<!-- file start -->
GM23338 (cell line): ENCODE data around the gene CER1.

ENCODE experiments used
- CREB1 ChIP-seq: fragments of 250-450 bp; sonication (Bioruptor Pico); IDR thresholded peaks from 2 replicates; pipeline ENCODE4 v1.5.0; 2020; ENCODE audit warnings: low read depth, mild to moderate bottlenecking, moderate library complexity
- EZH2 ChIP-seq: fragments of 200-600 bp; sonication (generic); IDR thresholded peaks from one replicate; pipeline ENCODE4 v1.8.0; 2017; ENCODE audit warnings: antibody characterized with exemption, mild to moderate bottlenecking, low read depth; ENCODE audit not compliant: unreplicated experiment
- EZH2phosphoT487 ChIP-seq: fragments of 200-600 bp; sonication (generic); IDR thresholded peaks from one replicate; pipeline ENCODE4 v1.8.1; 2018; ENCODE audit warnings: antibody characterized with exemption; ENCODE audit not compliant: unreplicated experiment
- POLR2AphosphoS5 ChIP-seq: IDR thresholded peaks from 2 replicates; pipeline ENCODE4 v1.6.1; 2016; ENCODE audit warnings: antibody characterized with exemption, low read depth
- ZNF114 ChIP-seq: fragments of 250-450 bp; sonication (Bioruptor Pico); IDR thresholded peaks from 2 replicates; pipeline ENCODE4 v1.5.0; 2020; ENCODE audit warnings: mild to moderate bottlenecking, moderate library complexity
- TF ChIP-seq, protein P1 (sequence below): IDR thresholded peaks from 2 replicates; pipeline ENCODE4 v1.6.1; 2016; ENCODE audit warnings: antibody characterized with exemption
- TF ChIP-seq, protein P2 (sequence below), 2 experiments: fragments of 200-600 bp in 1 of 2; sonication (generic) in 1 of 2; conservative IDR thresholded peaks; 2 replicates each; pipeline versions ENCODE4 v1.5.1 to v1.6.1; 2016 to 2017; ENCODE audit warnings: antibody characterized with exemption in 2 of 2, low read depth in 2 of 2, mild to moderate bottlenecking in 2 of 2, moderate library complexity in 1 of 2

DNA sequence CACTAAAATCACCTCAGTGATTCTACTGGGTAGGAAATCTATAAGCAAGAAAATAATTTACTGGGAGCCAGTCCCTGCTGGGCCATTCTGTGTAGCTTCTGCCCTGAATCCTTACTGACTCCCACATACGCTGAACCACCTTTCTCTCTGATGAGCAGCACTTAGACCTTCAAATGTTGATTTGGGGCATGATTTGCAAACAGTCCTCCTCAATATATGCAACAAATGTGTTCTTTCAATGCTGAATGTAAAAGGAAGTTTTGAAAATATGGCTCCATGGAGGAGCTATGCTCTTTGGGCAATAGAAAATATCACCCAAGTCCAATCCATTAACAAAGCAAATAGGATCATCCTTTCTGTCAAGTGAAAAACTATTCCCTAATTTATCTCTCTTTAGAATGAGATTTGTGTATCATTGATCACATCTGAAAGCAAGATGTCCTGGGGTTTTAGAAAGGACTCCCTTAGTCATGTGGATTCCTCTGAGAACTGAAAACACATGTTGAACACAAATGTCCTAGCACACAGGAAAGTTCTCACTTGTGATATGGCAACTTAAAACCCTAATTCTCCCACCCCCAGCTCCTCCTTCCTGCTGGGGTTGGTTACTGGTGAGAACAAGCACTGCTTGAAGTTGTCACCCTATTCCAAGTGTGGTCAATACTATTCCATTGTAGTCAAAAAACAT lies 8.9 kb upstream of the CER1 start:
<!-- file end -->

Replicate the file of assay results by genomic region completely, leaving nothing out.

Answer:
GM23338 (cell line): ENCODE data around the gene CER1.

ENCODE experiments used
- CREB1 ChIP-seq: fragments of 250-450 bp; sonication (Bioruptor Pico); IDR thresholded peaks from 2 replicates; pipeline ENCODE4 v1.5.0; 2020; ENCODE audit warnings: low read depth, mild to moderate bottlenecking, moderate library complexity
- EZH2 ChIP-seq: fragments of 200-600 bp; sonication (generic); IDR thresholded peaks from one replicate; pipeline ENCODE4 v1.8.0; 2017; ENCODE audit warnings: antibody characterized with exemption, mild to moderate bottlenecking, low read depth; ENCODE audit not compliant: unreplicated experiment
- EZH2phosphoT487 ChIP-seq: fragments of 200-600 bp; sonication (generic); IDR thresholded peaks from one replicate; pipeline ENCODE4 v1.8.1; 2018; ENCODE audit warnings: antibody characterized with exemption; ENCODE audit not compliant: unreplicated experiment
- POLR2AphosphoS5 ChIP-seq: IDR thresholded peaks from 2 replicates; pipeline ENCODE4 v1.6.1; 2016; ENCODE audit warnings: antibody characterized with exemption, low read depth
- ZNF114 ChIP-seq: fragments of 250-450 bp; sonication (Bioruptor Pico); IDR thresholded peaks from 2 replicates; pipeline ENCODE4 v1.5.0; 2020; ENCODE audit warnings: mild to moderate bottlenecking, moderate library complexity
- TF ChIP-seq, protein P1 (sequence below): IDR thresholded peaks from 2 replicates; pipeline ENCODE4 v1.6.1; 2016; ENCODE audit warnings: antibody characterized with exemption
- TF ChIP-seq, protein P2 (sequence below), 2 experiments: fragments of 200-600 bp in 1 of 2; sonication (generic) in 1 of 2; conservative IDR thresholded peaks; 2 replicates each; pipeline versions ENCODE4 v1.5.1 to v1.6.1; 2016 to 2017; ENCODE audit warnings: antibody characterized with exemption in 2 of 2, low read depth in 2 of 2, mild to moderate bottlenecking in 2 of 2, moderate library complexity in 1 of 2

DNA sequence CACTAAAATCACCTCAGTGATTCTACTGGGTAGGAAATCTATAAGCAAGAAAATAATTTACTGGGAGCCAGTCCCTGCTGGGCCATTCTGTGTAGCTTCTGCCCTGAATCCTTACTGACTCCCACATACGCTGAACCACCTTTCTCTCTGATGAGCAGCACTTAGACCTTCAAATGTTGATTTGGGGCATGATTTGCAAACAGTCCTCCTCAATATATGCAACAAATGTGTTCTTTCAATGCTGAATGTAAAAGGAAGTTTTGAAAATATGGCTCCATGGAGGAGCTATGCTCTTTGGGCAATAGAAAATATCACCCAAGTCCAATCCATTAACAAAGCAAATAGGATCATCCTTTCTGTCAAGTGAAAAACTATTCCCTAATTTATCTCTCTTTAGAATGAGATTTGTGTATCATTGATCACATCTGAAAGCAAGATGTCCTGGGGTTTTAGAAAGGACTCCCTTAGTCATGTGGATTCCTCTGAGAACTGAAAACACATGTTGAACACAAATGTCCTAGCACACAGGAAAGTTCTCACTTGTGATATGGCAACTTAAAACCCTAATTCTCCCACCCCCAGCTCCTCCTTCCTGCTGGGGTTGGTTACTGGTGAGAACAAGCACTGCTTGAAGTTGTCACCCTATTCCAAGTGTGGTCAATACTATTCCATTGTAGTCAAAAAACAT lies 8.9 kb upstream of the CER1 start: